‘Big Bang 2’ reforms expose the City’s weaknesses

The writer’s latest book is “Agent Twister”, a biopic of John Stonehouse, co-written with Kelly Winston.

Among the large tax increases in the finance minister’s fall statement, a large tax cut stood out as going against trend. A 5 percentage point cut in the 8 per cent surcharge imposed on the profits of major banks in 2015 in the aftermath of the Great Financial Crisis would cost the Treasury more than £1 billion a year.

With a £55bn gap to fill and a strong case for investment in skills and the public sector, it must have been a close call. And given their profits from high interest rates and market volatility, it’s not as if the big banks need the money.

Nor was the tax cut the only concession for the financial services industry. It has been confirmed that bankers’ bonuses will indeed be capped and capital restrictions on insurers will be eased through the Solvency II review, an EU-inspired regulation. After 15 years of political coolness, the package was hailed by the industry as a sign of glasnost.

But this is not the time to celebrate. These tactical reforms are more a sign of the city’s weakness than of its strength.

The financial services industry, of course, continues to be an engine of the UK economy. It contributes more than 10 per cent of total tax revenue, employs one million people and is one of the few major British industries to show a balance of trade surplus. London dominates the global trade in derivatives, foreign exchange and parts of the bond market. In an economy thirsty for growth, such successes need nurturing—particularly when the structural weaknesses in the industry are also evident.

The city won’t fall far, but after more than three decades of growth since the Thatcher government’s Big Bang reforms, this grand national cash register can no longer be taken for granted. Artificial intelligence, outsourcing and Brexit-inspired immigration have killed 76,000 financial services jobs since September 2019, according to a recent New Financial paper. This is superficial damage and not yet serious, but a more serious loss of prestige in the equity-linked business, once the cornerstone of British companies, is already beginning.

The value of shares listed in Paris, once the distant runner-up in the race to be an outstanding financial capital, now drives the value of London. Like Paris, Amsterdam has also been a beneficiary of immigration in post-Brexit stock trading. For regulatory and accounting reasons, British pension funds and insurers, the traditional gatekeepers to corporations, are seriously short of equities – especially British equities.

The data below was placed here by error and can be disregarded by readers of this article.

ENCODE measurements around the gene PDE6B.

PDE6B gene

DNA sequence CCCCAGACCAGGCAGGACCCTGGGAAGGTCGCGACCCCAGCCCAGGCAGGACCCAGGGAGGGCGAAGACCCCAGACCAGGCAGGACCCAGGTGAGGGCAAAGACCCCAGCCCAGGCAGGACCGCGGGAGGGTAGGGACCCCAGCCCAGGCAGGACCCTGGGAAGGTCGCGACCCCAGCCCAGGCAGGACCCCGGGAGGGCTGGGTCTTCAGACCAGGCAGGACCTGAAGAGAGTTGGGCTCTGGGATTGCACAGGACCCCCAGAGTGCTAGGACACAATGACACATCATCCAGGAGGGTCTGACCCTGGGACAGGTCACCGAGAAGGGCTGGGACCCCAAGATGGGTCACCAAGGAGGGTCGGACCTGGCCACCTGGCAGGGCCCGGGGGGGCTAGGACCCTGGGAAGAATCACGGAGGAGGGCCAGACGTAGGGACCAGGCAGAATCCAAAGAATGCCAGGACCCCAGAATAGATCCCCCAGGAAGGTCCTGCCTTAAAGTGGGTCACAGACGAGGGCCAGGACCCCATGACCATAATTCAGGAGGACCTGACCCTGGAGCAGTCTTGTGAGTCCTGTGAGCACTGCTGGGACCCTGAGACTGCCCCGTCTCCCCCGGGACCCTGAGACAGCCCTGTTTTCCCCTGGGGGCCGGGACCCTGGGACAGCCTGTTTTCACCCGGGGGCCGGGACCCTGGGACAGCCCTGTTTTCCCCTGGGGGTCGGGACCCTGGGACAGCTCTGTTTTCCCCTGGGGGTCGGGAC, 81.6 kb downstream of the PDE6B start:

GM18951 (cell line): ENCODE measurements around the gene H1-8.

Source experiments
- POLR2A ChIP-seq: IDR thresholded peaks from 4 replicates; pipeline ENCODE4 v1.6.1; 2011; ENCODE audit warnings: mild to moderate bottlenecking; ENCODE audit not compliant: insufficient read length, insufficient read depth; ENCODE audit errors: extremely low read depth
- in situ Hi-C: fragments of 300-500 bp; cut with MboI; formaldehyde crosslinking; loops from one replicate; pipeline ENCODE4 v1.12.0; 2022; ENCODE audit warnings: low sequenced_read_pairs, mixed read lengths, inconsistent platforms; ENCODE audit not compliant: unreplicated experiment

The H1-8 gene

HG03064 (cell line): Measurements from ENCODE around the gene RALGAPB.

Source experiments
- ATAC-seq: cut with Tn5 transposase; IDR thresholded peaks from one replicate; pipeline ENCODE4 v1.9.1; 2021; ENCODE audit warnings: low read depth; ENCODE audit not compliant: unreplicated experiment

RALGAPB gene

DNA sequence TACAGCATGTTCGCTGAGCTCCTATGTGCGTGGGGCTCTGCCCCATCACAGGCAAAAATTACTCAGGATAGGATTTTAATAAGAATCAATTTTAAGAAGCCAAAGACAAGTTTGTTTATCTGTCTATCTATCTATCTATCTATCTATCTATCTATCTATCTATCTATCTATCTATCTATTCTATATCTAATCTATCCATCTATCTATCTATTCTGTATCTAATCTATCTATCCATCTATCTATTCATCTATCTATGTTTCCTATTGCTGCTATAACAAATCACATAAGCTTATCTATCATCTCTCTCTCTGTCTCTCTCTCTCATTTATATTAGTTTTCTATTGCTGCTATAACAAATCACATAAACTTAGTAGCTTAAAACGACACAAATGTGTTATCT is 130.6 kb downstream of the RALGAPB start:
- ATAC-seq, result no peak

In a partly related decline, London’s global share of initial public offerings has fallen from 25 percent to 5 percent in less than two decades. These IPOs are absolutely crucial to prospects in the broader economy: they tend to be the small and medium-sized companies that go public and create future growth.

Once upon a time, all British companies seeking public listing did so in London. Now, more and more growing companies in the technology and life sciences industries are choosing to do so on NASDAQ. Listing abroad does not necessarily mean that the entire company will eventually go abroad but in the long run it may. And when the economy needs to boost every source of growth, that’s a problem.

Without neglect – we don’t need a return to light regulation – there is little governments can do to resist the inevitable. Amendments to the London Listing Rules may help; So Mifid II, one of the EU regulations implemented in 2018, may be scrapped. It aims to increase transparency for investors by separating broker-paid asset managers into research and execution streams, and its actions have collected a worthy target of unintended consequences.

Large Wall Street brokers absorbed most of the research costs and put pressure on smaller competitors through aggressive pricing. This has led to reduced research coverage of SMEs, and dried up market liquidity in this area. The vacuum in London encouraged new British companies to pursue funds and those established in the United States. Reversing Mifid II would help restore research coverage and boost market liquidity, but the horse has pulled back to New York where the capital is. It’s a long way back.

As a result of decisions made long ago, tax cuts or not, there is not much that needs to be done. Hunt’s reforms have been optimistically tracked as Big Bang 2 but are not as significant as 1986. Rather, this is a partial response to intensifying foreign competition in a strategically important industry. The real Big Bang encouraged American domination of the capital markets, leaving few British institutions on the buy or sell side able to act in the national interest. Rather than risk losing out to offshore financial centers, the government stepped in to help an industry that could not help itself.

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